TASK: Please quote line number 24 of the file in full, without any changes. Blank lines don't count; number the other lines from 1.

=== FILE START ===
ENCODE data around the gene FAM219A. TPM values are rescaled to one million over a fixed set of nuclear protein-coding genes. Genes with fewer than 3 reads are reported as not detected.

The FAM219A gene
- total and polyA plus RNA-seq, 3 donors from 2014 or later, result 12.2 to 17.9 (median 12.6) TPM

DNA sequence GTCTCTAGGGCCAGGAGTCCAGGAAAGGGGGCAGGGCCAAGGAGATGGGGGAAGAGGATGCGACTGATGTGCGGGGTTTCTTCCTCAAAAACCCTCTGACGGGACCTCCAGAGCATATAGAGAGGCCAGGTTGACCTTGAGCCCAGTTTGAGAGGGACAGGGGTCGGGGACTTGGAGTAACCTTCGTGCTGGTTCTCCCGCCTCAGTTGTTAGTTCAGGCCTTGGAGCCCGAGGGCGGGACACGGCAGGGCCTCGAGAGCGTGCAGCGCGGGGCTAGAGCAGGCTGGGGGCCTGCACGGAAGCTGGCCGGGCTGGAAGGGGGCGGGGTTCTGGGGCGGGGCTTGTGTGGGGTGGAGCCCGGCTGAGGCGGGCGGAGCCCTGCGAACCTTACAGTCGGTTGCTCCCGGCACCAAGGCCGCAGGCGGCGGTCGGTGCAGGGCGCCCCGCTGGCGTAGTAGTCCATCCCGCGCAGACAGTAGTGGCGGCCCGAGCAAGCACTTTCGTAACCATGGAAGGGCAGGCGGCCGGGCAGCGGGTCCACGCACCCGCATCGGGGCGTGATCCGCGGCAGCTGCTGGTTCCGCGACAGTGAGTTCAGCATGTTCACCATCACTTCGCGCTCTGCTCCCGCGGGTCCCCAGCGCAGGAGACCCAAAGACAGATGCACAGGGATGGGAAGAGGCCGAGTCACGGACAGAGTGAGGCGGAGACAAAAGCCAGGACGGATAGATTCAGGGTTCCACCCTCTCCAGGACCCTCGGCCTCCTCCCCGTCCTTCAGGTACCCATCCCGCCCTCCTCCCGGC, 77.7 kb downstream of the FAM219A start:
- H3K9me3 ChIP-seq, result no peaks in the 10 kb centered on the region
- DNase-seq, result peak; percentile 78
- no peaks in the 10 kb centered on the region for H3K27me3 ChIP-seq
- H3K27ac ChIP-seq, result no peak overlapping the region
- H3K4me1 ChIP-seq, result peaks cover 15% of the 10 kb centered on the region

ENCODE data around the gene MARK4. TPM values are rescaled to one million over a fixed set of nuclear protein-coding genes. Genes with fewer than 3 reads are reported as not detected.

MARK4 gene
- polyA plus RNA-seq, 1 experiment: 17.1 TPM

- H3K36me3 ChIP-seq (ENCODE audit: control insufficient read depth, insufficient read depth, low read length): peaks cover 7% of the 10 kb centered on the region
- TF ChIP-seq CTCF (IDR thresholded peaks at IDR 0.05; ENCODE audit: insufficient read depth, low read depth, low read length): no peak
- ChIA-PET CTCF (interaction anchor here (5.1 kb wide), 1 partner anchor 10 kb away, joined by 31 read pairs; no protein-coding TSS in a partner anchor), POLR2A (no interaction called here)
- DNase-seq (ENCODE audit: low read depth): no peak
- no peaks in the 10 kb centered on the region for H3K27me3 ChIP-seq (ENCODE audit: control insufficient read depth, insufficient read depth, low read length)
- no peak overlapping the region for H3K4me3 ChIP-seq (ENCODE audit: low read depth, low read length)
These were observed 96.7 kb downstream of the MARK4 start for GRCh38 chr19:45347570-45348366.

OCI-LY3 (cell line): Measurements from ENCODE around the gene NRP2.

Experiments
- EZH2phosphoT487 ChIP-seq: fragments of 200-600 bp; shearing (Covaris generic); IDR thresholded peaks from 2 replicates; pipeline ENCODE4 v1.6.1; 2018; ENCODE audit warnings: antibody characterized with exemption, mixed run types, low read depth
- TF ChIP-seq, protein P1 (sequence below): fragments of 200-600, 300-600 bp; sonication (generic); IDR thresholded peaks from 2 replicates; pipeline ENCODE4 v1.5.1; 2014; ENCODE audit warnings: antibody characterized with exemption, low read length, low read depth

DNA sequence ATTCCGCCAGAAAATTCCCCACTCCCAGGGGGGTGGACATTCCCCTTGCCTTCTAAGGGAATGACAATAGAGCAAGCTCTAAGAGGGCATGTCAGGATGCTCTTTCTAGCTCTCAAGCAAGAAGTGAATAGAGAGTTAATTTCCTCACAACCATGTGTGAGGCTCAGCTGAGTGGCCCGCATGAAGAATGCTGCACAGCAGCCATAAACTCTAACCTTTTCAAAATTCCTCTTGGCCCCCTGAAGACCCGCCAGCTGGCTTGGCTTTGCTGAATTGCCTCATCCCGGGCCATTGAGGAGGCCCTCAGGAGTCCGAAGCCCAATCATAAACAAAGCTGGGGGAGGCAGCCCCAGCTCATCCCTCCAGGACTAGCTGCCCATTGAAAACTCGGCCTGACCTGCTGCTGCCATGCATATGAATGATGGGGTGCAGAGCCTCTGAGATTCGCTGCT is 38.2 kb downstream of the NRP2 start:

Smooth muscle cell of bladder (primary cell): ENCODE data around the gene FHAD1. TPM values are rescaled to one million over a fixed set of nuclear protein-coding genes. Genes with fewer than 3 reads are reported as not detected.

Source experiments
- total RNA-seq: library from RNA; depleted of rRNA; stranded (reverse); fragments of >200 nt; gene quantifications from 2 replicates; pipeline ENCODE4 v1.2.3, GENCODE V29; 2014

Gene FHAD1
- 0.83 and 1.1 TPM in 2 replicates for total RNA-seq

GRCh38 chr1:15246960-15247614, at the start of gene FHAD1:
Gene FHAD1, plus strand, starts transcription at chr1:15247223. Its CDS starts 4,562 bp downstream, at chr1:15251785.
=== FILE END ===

DNA sequence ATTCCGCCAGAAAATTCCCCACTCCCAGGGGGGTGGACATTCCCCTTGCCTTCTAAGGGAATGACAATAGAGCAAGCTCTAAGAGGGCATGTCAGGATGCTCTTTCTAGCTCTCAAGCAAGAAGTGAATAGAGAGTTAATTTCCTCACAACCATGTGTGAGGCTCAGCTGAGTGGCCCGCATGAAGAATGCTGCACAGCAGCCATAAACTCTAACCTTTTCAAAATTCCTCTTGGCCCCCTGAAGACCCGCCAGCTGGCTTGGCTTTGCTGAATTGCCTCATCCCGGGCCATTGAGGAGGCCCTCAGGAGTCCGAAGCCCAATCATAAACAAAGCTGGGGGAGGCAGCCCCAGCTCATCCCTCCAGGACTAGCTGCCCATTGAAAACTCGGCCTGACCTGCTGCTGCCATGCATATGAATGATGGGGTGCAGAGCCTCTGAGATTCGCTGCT is 38.2 kb downstream of the NRP2 start: